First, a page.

Return to University of Kentucky homeUniversity of Kentucky Entomology


Back to EntFacts page

Information Sheets

Field Crops
Home and Health
Landscape Plants
Other Topics
List of All Entfacts
Site Map


By Lee Townsend and Ric Bessin, Extension Entomologists

University of Kentucky Department of Entomology

Crickets are relatively easy to raise and provide good fish bait or food for some pets. The house cricket, commonly sold in bait stores, is light tan with dark markings. This insect was brought to the U.S.from Europe.


Start with crickets from a dealer. It takes only about 25 healthy, active crickets to start a colony. About half should be males and half females. A very long egg-laying tube at the end of the abdomen makes females easy to recognize. Crickets can be reared in metal containers such as garbage cans, lard cans, or metal-lined boxes. Containers that are about 2 feet deep and 15 inches wide can hold about 200 crickets. Escape of crickets can be prevented by applying a thin, 8 to 9-inch wide coating of light oil or petroleum jelly at the inside top of the container.

Place a 4 to 6-inch diameter dish of clean, damp sand, about 1/2 inch deep in the bottom of the cage; eggs can be laid there. Some people prefer sawdust instead of sand because it holds moisture better. However, sawdust can contain small insects that can become a problem. Keep small paper cylinders such as empty paper towel rolls in the cage to provide hiding places and protection for the young crickets.


Chicken laying mash is a very good food. About two pounds of mash will feed 100 crickets. Keep food away from the water source so that it will remain dry. This will prevent problems with mold and grain mites. Provide a continuous supply of water with a chick waterer or large vials plugged with cotton. Fill the chick waterer saucer with cotton so small crickets are kept from drowning.


Crickets undergo incomplete metamorphosis with three distinct stages - egg, nymph, and adult. Nymphs look like the adults but are smaller and do not have fully developed wings.

Development from egg to adult takes about three months. Eggs hatch in about three weeks and crickets are large enough to use in another month. Since they are cold-blooded, their development rate can be sped up or slowed down to some extent by adjusting the temperature at which they are reared. For best cricket reproduction and growth, keep the rearing container at 85 degrees F. by suspending a lighted bulb inside the container. A few trials with bulbs of different wattage and raising and lowering the bulb will give the proper heating requirements. Cricket rearing may be slowed down or stopped entirely by lowering the temperature to about 50 degrees F.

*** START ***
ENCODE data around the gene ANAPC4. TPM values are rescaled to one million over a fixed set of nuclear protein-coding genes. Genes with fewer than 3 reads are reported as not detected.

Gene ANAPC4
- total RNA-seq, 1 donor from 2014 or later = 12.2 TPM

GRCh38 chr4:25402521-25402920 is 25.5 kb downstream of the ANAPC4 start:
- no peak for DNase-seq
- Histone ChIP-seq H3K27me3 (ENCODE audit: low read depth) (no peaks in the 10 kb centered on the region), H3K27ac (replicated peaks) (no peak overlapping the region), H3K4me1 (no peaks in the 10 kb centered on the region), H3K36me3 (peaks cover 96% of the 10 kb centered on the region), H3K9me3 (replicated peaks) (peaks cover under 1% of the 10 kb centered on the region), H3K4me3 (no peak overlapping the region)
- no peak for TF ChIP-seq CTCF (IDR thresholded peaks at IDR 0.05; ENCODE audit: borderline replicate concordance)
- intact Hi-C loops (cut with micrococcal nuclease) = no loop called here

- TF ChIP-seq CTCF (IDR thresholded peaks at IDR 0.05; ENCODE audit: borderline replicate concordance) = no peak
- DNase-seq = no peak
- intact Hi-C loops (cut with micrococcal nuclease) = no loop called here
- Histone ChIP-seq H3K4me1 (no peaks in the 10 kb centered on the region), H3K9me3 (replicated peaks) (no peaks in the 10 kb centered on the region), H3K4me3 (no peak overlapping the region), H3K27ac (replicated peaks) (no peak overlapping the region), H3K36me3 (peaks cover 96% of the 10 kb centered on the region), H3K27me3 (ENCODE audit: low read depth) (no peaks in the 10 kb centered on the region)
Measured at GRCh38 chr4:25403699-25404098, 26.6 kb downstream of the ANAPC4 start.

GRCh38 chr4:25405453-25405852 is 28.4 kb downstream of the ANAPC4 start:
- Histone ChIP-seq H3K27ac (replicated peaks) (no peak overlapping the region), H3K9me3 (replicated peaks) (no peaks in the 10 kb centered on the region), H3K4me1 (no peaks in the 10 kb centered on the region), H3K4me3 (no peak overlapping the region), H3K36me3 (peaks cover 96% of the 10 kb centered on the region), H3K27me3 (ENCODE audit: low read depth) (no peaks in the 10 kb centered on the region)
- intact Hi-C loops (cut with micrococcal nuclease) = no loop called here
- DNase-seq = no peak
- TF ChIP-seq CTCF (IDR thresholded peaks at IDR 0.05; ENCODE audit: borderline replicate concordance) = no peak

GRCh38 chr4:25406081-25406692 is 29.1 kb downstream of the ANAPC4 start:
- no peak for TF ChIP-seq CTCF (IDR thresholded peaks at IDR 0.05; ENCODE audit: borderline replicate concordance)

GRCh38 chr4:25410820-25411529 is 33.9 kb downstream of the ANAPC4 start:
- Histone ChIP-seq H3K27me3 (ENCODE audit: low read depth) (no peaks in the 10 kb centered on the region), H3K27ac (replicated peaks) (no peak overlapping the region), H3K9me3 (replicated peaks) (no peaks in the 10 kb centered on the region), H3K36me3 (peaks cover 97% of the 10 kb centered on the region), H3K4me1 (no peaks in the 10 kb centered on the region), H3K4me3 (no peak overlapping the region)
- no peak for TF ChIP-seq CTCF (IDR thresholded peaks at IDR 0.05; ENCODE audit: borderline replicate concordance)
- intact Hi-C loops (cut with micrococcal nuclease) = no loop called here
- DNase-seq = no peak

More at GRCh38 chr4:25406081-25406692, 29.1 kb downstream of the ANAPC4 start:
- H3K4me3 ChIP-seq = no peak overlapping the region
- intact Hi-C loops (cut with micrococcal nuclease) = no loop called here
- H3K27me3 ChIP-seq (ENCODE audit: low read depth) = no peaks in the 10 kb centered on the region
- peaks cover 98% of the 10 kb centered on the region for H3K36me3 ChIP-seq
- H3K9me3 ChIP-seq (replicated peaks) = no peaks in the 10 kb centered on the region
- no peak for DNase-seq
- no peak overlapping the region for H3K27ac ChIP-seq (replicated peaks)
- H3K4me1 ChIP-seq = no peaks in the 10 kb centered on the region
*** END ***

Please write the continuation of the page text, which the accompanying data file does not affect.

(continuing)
• Keep the material in the bottom of the cage dry. The egg-laying containers should be the only moist area in the cage. This vital to keep mites and other potential problems under control.

  • Good sanitation is essential. Inspect cages frequently and remove dead crickets regularly.

  • Remove egg-laying containers regularly and transfer them to new cages. This will keep crickets of about the same size together.

  • At least once a month remove the crickets and wash each cage with soap and hot water. Rinse thoroughly and dry completely. Several hours of sun drying is preferable.

  • Keep at least two separate colonies to reduce the chances of disease wiping out all of your insects. Do not use insecticides around your crickets. They are very susceptible to these products.

  • Do not add wild crickets to your colony. They may be carrying diseases or parasites.

  • Store bulk feed in sealed containers to reduce the chance of problems with stored product insects.

  • The legs of tables holding cricket cages and colonies can be set in small cans with a little oil in the bottom. This will keep ants and other climbing insects from reaching the cages.

<Revised: 1/04

CAUTION! Pesticide recommendations in this publication are registered for use in Kentucky, USA ONLY! The use of some products may not be legal in your state or country. Please check with your local county agent or regulatory official before using any pesticide mentioned in this publication.


[Home] [Back to EntFacts page] [Field Crops] [Vegetables] [Fruit][Home and Health] [Livestock] [Landscape Plants] [Other Topics] [List of All Entfacts] [Site Map]

This page is maintained by Pat Dillon, Department of Entomology, University of Kentucky. Please send questions or suggestions to: